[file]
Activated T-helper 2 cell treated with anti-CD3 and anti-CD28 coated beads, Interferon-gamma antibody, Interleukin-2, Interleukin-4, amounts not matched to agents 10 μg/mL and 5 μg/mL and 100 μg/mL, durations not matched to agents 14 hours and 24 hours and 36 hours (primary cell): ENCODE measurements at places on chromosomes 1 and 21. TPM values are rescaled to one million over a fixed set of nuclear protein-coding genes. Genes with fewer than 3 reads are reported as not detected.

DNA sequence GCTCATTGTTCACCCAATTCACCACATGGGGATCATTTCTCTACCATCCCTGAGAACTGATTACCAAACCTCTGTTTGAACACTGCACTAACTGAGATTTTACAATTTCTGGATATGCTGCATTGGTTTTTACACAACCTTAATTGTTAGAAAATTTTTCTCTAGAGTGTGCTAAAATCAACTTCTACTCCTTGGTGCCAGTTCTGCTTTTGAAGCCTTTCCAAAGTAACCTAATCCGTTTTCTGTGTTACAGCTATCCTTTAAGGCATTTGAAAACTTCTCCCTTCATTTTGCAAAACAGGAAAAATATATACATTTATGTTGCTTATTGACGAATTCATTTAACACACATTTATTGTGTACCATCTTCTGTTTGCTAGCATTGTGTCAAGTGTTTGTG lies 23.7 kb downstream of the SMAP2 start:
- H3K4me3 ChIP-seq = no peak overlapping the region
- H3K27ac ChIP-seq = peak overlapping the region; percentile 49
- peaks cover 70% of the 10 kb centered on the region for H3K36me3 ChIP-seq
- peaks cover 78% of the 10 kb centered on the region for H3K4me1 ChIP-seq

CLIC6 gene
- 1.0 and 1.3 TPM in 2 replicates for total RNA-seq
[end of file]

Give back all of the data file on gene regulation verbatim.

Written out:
Activated T-helper 2 cell treated with anti-CD3 and anti-CD28 coated beads, Interferon-gamma antibody, Interleukin-2, Interleukin-4, amounts not matched to agents 10 μg/mL and 5 μg/mL and 100 μg/mL, durations not matched to agents 14 hours and 24 hours and 36 hours (primary cell): ENCODE measurements at places on chromosomes 1 and 21. TPM values are rescaled to one million over a fixed set of nuclear protein-coding genes. Genes with fewer than 3 reads are reported as not detected.

DNA sequence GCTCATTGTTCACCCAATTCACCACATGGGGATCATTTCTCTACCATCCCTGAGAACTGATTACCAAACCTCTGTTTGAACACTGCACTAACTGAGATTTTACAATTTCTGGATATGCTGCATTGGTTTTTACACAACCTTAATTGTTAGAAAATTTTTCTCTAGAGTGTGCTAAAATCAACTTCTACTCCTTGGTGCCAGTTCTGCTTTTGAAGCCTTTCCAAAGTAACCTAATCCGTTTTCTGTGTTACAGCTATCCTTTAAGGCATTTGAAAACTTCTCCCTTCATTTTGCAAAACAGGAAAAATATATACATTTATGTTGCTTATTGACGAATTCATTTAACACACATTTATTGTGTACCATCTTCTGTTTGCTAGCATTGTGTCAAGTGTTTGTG lies 23.7 kb downstream of the SMAP2 start:
- H3K4me3 ChIP-seq = no peak overlapping the region
- H3K27ac ChIP-seq = peak overlapping the region; percentile 49
- peaks cover 70% of the 10 kb centered on the region for H3K36me3 ChIP-seq
- peaks cover 78% of the 10 kb centered on the region for H3K4me1 ChIP-seq

CLIC6 gene
- 1.0 and 1.3 TPM in 2 replicates for total RNA-seq